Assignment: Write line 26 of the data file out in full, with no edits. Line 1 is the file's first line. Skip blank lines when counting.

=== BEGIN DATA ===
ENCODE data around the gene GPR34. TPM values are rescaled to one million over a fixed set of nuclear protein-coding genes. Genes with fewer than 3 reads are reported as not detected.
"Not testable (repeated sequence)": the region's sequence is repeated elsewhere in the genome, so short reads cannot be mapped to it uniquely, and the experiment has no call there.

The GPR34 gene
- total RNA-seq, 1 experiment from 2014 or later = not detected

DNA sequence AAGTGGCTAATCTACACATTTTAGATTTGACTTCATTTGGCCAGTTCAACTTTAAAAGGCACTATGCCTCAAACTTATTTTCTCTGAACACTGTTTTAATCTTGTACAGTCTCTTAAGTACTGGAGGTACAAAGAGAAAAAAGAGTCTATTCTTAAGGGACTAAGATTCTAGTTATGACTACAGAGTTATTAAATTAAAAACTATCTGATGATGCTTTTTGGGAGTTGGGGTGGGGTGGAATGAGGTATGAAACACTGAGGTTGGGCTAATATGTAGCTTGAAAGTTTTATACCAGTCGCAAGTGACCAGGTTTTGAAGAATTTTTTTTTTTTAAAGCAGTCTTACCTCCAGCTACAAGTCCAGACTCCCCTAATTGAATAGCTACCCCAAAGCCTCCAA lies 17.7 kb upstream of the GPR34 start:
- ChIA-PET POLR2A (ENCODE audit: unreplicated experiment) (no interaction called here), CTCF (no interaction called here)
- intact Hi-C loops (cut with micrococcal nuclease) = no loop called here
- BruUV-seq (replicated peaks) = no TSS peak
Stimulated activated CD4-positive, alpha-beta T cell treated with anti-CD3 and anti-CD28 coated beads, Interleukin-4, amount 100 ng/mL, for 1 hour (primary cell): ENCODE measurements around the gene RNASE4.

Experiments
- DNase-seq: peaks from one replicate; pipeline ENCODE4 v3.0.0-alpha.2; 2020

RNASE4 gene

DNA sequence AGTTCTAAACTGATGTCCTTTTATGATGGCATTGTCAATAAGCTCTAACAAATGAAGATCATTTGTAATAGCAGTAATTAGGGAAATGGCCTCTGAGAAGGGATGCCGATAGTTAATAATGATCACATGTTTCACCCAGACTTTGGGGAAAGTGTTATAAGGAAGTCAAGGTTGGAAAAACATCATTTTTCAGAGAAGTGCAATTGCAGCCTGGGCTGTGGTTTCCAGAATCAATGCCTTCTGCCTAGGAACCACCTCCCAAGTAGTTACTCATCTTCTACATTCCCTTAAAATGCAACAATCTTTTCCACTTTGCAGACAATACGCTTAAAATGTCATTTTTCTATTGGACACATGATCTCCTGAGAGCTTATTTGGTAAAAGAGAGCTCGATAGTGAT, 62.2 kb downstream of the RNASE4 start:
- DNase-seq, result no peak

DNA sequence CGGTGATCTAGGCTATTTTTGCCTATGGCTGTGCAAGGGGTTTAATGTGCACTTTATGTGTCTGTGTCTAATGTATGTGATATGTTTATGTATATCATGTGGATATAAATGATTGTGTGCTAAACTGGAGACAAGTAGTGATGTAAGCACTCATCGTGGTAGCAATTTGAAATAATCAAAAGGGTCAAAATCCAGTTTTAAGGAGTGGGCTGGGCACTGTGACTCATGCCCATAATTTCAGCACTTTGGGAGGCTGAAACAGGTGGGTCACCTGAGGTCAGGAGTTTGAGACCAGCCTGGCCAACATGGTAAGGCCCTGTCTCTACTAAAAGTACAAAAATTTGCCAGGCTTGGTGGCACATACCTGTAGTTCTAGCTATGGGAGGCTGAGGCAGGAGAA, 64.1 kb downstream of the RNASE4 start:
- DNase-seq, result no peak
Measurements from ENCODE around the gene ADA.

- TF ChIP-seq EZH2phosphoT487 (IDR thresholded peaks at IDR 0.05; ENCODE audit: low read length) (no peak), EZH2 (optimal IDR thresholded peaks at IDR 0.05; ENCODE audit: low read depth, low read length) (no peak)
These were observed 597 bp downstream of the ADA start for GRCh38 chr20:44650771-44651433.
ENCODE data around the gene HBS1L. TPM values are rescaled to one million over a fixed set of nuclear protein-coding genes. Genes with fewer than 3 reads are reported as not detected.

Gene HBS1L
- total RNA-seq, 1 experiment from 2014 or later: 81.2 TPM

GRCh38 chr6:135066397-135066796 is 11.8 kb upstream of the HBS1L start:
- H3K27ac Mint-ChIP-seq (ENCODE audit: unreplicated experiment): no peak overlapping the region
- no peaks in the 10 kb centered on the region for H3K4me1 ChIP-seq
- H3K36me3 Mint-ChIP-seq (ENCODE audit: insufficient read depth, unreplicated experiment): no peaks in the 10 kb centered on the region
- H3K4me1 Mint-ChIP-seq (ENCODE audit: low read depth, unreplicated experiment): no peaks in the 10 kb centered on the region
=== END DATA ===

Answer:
- H3K36me3 Mint-ChIP-seq (ENCODE audit: insufficient read depth, unreplicated experiment): no peaks in the 10 kb centered on the region